United Nations Convention against Torture (hereinafter referred to as the Convention) came into force on June 26, 1987 whereby the purpose was to effectively counter torture throughout the world. Pakistan signed the convention on April 17, 2008 and ratified it on June 23, 2010.
Basic Structure of the Convention:
Article 1 of the convention defines torture as intentional infliction of ‘severe’ pain, whether physical or mental, by a public official or at his instigation for the purposes of obtaining information or confession from the person tortured or a third person. It does not include pain or suffering arising only from, inherent in or incidental to lawful sanctions. Though, the definition uses the term ‘severe’, the intensity has never been described to bring forth a clearer picture of the instances and techniques which should amount to incrimination of the public official.
Convention requires that the person who commits an act of torture shall be dealt with under the criminal law of the state and that the state shall take legislative, administrative and judicial measures to ensure that the violation does not occur. Prohibition being of peremptory nature, it continues to exist even in times of emergency and as such, the right is inviolable. State parties shall adopt measures to ensure the regulation of conduct of their officials and such other measures as may be necessary to prevent torture.
Extradition under the convention to a state willing to prosecute the offender, given the universal nature of the crime, is an option while prosecution is an obligation. A state cannot deny extradition while at the same time hold on to the offender without conducting the relevant inquiry and following the procedures provided for in the law of the land. Convention further calls for cooperation amongst states especially where a person accused is being tried. State possessing evidence shall not withhold it and provide it to the state where prosecution is taking place. However, due process shall be observed during the trial and that the threshold required under the law for criminal offences shall not stand diluted.
A state is under an obligation to prevent not only torture but also other cruel or inhuman or degrading treatment or punishment in cases where the severity does not amount to torture as a result of the act of public official or his instigation.
Evidence obtained through torture shall be inadmissible in the proceedings against the person from whom it was obtained but may be used as evidence against the authority that extracted it.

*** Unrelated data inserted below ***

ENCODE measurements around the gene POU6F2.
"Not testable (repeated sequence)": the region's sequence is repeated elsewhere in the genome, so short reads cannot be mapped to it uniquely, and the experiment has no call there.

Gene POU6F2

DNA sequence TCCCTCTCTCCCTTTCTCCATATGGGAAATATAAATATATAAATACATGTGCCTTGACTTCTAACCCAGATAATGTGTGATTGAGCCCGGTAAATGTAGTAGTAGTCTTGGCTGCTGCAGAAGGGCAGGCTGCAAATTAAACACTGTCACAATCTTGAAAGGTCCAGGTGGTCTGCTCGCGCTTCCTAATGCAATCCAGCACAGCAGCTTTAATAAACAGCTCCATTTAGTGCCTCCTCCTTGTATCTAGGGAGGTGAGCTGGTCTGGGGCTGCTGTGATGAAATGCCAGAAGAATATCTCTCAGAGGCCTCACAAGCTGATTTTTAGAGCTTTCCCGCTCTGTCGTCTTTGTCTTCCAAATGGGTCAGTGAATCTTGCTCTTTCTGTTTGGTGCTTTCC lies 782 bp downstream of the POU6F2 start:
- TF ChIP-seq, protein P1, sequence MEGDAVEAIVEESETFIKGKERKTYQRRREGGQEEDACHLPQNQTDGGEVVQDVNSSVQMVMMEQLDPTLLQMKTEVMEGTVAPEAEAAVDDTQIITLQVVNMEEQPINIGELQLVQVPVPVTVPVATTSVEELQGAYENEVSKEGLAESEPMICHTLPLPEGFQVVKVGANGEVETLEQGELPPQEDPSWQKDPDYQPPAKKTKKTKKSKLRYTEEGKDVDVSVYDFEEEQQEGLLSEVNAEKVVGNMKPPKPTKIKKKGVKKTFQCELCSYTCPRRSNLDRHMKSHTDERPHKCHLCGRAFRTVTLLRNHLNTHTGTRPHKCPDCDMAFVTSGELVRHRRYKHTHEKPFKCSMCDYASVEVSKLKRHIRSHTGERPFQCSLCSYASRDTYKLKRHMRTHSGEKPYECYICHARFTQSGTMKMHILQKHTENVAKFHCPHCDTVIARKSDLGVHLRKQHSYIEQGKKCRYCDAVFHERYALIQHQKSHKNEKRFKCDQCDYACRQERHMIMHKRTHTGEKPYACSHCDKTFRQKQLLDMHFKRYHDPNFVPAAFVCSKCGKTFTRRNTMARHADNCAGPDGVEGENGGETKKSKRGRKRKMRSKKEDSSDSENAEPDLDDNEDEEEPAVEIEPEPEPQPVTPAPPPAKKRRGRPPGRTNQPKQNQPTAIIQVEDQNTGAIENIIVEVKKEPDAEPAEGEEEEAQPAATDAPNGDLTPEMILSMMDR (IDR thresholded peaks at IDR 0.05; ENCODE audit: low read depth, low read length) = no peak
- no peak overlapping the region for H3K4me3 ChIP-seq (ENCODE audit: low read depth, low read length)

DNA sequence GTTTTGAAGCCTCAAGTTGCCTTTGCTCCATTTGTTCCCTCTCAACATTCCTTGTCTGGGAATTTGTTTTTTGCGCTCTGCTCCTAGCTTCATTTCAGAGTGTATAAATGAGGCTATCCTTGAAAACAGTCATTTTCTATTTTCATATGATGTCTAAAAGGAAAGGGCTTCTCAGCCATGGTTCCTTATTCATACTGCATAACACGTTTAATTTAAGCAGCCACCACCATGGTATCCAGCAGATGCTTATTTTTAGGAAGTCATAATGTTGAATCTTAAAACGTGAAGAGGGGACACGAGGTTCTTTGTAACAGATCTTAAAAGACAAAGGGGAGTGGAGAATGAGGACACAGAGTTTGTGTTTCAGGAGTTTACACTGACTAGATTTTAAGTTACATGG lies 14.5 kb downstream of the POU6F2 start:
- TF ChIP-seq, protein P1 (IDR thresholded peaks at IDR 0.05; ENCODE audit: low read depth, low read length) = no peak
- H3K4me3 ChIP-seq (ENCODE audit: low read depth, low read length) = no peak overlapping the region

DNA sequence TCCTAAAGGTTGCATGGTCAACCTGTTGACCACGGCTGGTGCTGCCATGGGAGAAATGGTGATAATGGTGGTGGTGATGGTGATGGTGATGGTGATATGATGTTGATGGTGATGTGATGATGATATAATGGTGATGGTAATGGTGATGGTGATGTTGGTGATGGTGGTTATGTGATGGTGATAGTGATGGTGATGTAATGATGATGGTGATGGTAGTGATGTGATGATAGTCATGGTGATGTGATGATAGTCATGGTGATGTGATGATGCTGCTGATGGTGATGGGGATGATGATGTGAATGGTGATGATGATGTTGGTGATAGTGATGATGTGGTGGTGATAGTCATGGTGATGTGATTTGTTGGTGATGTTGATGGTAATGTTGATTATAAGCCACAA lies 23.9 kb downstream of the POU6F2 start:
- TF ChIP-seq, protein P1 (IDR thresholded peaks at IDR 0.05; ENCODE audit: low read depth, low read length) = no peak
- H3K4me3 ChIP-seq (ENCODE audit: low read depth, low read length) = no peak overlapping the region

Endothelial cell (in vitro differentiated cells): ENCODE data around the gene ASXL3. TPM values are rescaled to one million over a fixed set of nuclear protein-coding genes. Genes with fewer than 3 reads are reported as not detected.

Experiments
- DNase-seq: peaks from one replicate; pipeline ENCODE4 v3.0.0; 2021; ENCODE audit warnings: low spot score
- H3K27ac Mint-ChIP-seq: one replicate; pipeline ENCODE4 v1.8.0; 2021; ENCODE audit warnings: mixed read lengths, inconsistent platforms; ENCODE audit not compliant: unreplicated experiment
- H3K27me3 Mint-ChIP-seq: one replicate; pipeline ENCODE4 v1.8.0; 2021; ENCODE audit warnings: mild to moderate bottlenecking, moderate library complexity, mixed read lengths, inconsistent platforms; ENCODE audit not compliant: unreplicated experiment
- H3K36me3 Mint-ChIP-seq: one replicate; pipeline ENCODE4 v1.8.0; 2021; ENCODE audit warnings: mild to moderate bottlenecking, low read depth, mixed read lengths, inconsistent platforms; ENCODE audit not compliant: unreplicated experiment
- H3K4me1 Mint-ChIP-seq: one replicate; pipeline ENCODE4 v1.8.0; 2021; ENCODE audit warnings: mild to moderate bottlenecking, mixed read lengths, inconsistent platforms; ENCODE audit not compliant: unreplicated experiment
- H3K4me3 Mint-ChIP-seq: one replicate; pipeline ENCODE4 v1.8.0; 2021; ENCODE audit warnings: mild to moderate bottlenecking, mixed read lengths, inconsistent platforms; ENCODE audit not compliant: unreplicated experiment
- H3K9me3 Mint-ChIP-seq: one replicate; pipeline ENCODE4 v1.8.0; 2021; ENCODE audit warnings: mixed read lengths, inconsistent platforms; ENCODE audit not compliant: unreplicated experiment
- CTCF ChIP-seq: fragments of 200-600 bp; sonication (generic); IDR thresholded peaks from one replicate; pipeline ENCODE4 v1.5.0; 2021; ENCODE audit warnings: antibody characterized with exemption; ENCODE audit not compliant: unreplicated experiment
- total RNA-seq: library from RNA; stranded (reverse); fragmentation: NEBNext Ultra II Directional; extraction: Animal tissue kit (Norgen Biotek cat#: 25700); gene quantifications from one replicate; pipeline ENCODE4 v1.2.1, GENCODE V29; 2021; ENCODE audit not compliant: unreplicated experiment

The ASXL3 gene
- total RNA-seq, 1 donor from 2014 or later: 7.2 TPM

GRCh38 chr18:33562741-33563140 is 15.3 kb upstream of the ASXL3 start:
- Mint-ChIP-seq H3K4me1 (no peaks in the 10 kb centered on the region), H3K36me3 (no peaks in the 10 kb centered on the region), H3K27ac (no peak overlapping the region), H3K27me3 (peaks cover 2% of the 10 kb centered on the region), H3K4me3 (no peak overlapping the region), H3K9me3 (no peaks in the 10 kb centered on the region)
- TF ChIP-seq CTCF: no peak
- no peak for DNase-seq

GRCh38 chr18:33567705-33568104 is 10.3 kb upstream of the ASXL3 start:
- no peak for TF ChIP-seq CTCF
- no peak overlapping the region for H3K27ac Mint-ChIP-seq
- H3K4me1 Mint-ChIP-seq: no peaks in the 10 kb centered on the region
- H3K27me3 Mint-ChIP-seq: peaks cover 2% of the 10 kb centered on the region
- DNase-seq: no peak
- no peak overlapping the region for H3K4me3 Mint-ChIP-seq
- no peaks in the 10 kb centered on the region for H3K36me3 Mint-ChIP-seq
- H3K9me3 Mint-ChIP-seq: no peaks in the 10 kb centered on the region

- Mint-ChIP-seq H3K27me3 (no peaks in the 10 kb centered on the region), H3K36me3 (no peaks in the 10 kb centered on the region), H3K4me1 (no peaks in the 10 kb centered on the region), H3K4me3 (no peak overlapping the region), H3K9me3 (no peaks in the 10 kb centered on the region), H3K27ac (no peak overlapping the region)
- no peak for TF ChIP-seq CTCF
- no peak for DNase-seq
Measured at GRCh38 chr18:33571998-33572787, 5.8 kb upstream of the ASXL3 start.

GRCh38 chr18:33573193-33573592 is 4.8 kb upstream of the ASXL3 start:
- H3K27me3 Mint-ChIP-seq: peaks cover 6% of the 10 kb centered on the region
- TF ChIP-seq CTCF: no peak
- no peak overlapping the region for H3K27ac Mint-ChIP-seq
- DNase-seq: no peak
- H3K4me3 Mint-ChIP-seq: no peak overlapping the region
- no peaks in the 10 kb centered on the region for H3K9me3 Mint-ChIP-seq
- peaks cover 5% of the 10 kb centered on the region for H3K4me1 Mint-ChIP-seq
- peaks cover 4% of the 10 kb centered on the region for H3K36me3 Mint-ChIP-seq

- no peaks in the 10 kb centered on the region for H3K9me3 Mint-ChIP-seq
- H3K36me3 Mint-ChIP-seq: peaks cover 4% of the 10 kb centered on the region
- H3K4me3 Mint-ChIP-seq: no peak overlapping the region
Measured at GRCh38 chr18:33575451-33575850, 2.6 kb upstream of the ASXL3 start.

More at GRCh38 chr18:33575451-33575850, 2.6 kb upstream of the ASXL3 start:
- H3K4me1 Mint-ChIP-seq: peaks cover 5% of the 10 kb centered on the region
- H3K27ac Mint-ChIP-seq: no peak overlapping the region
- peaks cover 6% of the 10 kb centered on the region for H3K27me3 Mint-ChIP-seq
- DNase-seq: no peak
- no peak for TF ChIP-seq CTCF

A state shall take measures to establish its jurisdiction over the crime when committed in any territory under its jurisdiction, on board a ship or an aircraft, when the alleged offender is its national, when the victim is its national, if the state deems it appropriate. Plus, no state party shall expel, return (“refouler”) or extradite a person to another State where there are substantial grounds for believing that he would be in danger of being subjected to torture.
A committee known as ‘Committee Against Torture’ has also been established which, inter alia, has the competence to receive communications from the individuals subject to a state who have been subjected to torture provided that domestic remedies stand exhausted and a State’s declaration vest the committee with the power to receive and act upon such communications.
At the time of ratification in 2010, Pakistan expressed reservations on Articles: 3, 4, 6, 8, 12, 13, 16, 20, 28(1) and 30(1) of the Convention. European Union had raised serious objections on these reservations and conveyed that these would make Pakistan ineligible for the GSP Plus status. Thereafter, a high level meeting was conducted under the leadership of the then Prime Minister Yousal Raza Gillani and it was decided that Pakistan would withdraw majority of the reservations it had made.
However, Pakistan has not withdrawn reservations on Articles: 8, 28 and 30. Text of the reservations is as follows:
‘The Government of the Islamic Republic of Pakistan declares that pursuant to Article 8, paragraph 2, of the Convention, it does not take this Convention as the legal basis for cooperation on extradition with other States Parties’.
‘In accordance with Article 28, paragraph 1, of the Convention, the Government of the Islamic Republic of Pakistan hereby declares that it does not recognize the competence of the Committee provided for in Article 20’.
‘The Government of the Islamic Republic of Pakistan does not consider itself bound by Article 30, Paragraph 1 of the Convention’.”
Article 30 (1) states that:
“A State Party may denounce this Convention by written notification to the Secretary-General of the United Nations. Denunciation becomes effective one year after the date of receipt of- the notification by the Secretary-General.”
Enabling legislation, in this regard, has been proposed by PPP Senator Farhatullah Babar which has been adopted by the Senate’s Standing Committee in January, 2015. It is pertinent to note that it is the responsibility of the federal government to incorporate its international commitments in the domestic law by virtue of items number 3 and 32 of the federal legislative list.